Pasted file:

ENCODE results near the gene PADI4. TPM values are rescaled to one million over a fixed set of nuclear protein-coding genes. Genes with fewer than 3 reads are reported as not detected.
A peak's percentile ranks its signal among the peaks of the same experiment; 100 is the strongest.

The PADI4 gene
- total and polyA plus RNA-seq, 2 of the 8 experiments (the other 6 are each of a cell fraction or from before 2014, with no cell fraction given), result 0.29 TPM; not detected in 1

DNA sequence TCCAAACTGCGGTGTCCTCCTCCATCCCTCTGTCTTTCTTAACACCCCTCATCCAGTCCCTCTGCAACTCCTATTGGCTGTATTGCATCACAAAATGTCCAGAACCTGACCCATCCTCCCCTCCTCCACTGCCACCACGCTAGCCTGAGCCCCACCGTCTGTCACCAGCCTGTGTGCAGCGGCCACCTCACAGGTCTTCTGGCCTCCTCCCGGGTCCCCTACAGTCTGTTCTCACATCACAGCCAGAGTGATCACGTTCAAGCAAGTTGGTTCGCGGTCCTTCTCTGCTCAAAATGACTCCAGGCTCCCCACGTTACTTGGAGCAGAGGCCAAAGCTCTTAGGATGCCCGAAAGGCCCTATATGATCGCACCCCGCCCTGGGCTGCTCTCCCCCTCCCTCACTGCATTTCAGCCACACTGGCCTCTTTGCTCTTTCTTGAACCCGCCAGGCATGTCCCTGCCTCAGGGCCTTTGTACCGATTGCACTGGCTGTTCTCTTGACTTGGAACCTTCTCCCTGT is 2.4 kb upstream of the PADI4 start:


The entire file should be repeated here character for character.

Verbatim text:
ENCODE results near the gene PADI4. TPM values are rescaled to one million over a fixed set of nuclear protein-coding genes. Genes with fewer than 3 reads are reported as not detected.
A peak's percentile ranks its signal among the peaks of the same experiment; 100 is the strongest.

The PADI4 gene
- total and polyA plus RNA-seq, 2 of the 8 experiments (the other 6 are each of a cell fraction or from before 2014, with no cell fraction given), result 0.29 TPM; not detected in 1

DNA sequence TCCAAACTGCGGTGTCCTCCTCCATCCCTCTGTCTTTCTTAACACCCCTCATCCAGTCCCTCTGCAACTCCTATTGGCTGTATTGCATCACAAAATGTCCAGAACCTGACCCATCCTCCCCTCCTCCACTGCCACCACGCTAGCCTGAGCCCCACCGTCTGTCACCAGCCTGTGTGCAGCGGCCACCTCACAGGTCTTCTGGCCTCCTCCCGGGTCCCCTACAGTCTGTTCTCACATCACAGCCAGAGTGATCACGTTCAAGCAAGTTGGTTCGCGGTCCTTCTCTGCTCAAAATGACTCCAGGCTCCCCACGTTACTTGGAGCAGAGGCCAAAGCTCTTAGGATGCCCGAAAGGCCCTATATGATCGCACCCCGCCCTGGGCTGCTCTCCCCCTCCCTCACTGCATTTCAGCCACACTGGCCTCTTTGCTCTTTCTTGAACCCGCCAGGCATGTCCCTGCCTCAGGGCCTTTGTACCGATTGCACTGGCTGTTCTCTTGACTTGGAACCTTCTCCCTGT is 2.4 kb upstream of the PADI4 start: